Abby Luby


She flips to page 369 of John O’Hara’s “From the Terrace”says to me “read this” and me, twelve years old, dutifully takes the book from my older sister, and asks, “should I read it out loud?” but “no-no” from pursed lips she utters “read it to yourself” and the words on the page say “When he entered her….” Something is happening between a man and woman, what are they doing? Reading again and “I don’t understand what’s happening” and she says “you really don’t know?” to my shaking head, my fog head, she makes a circle with her thumb and first finger and steers her left pointing finger in and out of the “O.”

I’m stunned by the anatomical finger circle, really a portal to adulthood, beckoning.

“He’s doing what?” I ask and her voice, forced, authoritative, “He’s putting his penis inside her.” Her hands still reenacting sexual gears in action, “It’s called sexual intercourse.”

“Where are they doing this? In a hospital?” I imagine two adults sprawled on white sheets wearing hospital robes falling open in the back. “No. They are in a bedroom. They are having sex. Making love.”


“It’s also how you make babies,” she instructs. “How we reproduce the human species.”

“Oh. I see.” I don’t really see.

“It’s what men and women do when they love each other,” then, “you have to be married to have sex.” She admires the large diamond on her finger from the young medical student she’s been engaged to for two years, flashing the stone as she brushes to another page and a different sex scene. “If a man and woman love each other, they get married and this is what they do.”

I know parts of my body are more tingly than others, but can words set off the tinglies? John O’Hara’s words subliminally weave into my waning adolescence and into my teens as I read and re-read page 369 under my bed covers — the words are the same but elicit stronger sensations, so curious how words quickly bypass your brain and directly stimulate parts of the body.

And more intense later on, reading them as a freshman at a distant upstate New York college while raging hormones pulse a primordial drive, an inner life all its own like humming an acapella solo against the contrapuntal reality of the times, the horrific unjust Vietnam War, our growing anger over the rampant discrimination of African Americans, the sixties, outrage as kids my age are war casualties dying continents away in a morally bankrupt, senseless war while in our own backyard we stand next to embattled people of color as we take to the streets and he is there, a senior music composer nearing graduation and eligible to be kidnapped by the military draft, deployed to Vietnam against his will, too scared to shoot, to kill, the polar opposite of creating music. He and I share our mutual fears and passions as his fingers lightly trace the back of my hand, a buzz zips through me, the rush of bodily fluids and we end up, both nervous virgins, in the college hotel – the crowded bar below – the night-rate rooms above. Shy, awkward, we gently touch each other while kids downstairs dance to pounding rock music we feel through the thin mattress as each pore is caressed. It feels right, the planet is exploding and I am living the words of the great O’Hara in time-stopping sensual rapture.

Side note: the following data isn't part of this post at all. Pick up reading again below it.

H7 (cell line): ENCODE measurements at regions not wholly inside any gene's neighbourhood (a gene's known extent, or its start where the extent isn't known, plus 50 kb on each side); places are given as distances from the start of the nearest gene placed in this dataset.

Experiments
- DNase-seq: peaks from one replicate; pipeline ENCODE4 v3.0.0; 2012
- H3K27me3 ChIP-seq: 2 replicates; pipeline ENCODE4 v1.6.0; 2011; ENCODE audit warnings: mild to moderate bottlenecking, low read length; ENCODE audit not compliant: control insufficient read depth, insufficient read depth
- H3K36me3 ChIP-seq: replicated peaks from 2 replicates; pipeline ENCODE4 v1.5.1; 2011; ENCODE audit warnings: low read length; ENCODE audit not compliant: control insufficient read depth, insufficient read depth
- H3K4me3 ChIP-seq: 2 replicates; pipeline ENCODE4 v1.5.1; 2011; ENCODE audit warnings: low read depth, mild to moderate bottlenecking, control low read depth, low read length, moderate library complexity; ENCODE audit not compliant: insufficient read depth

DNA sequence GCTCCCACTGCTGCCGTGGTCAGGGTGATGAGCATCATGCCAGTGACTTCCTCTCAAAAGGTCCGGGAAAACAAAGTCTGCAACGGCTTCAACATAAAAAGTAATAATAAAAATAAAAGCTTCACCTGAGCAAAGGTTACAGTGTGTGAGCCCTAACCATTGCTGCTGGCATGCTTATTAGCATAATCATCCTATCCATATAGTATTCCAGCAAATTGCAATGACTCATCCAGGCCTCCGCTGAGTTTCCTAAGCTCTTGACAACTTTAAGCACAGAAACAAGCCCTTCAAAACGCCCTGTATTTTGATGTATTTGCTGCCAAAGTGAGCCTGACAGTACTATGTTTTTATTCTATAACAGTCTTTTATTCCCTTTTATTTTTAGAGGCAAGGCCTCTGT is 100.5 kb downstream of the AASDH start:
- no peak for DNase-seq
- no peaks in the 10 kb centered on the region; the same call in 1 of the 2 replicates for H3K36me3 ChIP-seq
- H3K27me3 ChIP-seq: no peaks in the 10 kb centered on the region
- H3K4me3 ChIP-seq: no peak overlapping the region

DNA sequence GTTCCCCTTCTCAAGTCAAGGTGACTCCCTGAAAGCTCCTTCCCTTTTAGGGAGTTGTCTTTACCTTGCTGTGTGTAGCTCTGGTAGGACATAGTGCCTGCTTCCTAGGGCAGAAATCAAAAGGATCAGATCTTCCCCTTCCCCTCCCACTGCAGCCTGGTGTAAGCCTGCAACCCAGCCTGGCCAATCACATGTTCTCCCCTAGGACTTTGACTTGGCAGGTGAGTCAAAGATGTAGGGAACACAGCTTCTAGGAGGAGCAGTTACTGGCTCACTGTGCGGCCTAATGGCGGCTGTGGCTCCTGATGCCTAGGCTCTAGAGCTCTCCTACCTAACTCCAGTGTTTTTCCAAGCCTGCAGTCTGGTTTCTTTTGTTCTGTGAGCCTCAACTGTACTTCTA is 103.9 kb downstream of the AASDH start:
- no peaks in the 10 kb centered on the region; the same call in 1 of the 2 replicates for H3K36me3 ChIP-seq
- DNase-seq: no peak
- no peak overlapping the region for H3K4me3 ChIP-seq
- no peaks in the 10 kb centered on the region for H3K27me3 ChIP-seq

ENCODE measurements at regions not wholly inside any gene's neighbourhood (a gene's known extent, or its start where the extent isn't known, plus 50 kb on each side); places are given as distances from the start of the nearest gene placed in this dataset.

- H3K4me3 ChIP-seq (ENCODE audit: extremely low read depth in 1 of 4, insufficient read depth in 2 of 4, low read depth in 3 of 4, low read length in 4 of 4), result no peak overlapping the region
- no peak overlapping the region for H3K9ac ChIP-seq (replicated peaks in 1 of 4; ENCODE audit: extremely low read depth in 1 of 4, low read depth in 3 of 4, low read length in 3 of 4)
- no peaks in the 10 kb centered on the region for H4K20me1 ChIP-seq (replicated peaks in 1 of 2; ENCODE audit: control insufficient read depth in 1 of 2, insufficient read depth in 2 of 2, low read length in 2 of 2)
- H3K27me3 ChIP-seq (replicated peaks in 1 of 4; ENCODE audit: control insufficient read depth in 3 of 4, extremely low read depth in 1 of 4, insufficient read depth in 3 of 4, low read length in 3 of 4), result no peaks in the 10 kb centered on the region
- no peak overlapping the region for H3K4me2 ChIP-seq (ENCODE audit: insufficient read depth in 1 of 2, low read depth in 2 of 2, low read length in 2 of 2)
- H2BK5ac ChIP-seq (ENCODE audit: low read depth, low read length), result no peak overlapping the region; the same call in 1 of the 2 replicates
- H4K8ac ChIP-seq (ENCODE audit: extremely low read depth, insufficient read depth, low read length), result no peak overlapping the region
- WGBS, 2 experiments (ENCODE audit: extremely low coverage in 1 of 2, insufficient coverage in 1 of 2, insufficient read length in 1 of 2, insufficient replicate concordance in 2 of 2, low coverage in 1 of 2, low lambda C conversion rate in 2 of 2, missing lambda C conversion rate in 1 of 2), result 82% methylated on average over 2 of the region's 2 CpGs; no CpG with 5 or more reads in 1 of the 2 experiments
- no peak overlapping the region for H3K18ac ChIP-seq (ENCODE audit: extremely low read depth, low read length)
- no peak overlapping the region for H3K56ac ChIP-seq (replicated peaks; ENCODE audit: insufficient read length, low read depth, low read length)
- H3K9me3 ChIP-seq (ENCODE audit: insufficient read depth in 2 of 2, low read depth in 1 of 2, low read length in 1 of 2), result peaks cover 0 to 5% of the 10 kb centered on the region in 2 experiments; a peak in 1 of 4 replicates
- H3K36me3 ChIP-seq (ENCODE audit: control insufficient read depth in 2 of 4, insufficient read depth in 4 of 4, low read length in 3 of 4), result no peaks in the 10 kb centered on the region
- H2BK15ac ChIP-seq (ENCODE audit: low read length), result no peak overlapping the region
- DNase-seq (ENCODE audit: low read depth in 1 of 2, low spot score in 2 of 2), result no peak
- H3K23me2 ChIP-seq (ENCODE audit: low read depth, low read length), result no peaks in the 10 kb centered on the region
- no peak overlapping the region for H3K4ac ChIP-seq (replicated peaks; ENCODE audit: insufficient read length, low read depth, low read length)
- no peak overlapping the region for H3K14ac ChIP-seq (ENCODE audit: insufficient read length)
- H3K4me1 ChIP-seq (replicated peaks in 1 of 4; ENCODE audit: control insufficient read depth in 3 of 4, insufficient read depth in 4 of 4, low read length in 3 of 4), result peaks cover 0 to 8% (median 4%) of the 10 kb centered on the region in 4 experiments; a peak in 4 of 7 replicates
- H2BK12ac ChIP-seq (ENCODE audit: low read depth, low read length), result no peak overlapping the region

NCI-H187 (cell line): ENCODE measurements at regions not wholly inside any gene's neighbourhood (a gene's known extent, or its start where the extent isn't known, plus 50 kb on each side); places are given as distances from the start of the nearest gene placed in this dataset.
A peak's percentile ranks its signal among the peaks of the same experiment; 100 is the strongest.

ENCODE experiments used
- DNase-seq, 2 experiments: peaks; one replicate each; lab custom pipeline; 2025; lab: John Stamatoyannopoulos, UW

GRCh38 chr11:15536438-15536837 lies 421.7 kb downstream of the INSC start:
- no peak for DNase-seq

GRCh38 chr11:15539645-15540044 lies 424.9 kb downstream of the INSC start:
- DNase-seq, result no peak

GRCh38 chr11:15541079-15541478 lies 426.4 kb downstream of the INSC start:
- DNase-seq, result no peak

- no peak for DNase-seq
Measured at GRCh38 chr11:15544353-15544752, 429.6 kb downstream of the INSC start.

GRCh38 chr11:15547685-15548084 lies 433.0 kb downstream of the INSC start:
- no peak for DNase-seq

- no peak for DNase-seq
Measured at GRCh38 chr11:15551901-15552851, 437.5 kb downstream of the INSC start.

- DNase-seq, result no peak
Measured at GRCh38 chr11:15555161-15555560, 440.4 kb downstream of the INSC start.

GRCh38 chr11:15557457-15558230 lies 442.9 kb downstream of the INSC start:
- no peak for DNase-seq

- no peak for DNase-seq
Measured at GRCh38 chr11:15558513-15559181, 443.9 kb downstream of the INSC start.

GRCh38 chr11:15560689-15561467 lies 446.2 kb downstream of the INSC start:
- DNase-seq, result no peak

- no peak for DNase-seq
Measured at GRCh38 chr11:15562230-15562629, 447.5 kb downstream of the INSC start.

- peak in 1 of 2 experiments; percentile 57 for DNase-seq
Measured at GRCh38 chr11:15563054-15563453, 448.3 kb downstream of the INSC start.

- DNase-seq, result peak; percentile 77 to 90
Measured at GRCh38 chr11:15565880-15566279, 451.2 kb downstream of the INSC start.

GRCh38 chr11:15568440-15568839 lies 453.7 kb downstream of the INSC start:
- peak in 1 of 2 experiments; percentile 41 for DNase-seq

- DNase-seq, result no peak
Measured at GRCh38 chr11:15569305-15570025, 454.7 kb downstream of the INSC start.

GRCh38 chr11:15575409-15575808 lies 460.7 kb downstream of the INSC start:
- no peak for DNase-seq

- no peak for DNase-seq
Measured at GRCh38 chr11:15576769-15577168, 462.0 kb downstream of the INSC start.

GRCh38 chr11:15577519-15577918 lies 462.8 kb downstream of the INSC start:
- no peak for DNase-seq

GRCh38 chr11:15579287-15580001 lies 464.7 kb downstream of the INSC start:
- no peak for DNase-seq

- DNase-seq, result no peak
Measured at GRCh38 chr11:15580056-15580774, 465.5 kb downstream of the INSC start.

Nothing like it.

Enveloped by waves of sexual passion, craving the next time and the next, but wait –  here it comes, my sister’s whispery voice creeping into my psyche: “You have to be married to do this.” Her warning conjures up her cartoonish demonstration of the hand-made “O” – transmitting the moral dictum that having sex means mating for life. As I luxuriate in sensual bliss the crescendo of my sister’s caveat for having sex is marriage is louder, percussive, pounding out the guilt and the young man lying next to me is the man I’d have to marry — right away — if the sexual me is to survive, right?

I call my mother.

“We want to get married,” I tell her.

“Is he Jewish?”

“No, mom. He’s Roman Catholic Irish.”

“Oy. What’s the rush?”

I blurt out, “We — we love each other.”

Mom, who believes in true love, never shies from planning a party, she is the perfect companion for my dad who holds sway in local politics. She excels at reading people and knows the key players to invite to a shindig, empowering her strong sense of social intuition and now with a quick wedding she is off and running.  So are the parents of my husband-to-be, and now there’s a tiny diamond ring on my finger. Parents meet, did they know we were having sex?

Teetering between engaged lady and party girl, giddily flashing the bright little stone around, fantasizing of the march down the aisle and immediately ascending a stairway to a red velvet bedroom and then, and then, AND BLAAM, its April 1968, exploding images on TV, the esteemed civil rights leader, Dr. Martin Luther King Jr., assassinated, gunned down in cold blood, a world stunned, shocked, we huddle in front of the TV unable to make sense of the violence, like the pain of President Kennedy’s assassination in middle school, and no one, no teachers, parents, rabbis or priests offered any explanation. No comforting words and now the King assassination spirals us back to helplessness, bringing on incensed, enraged, words of insurrection in our afterglow utterances, holding each other, shielding our intimacy from the harshness.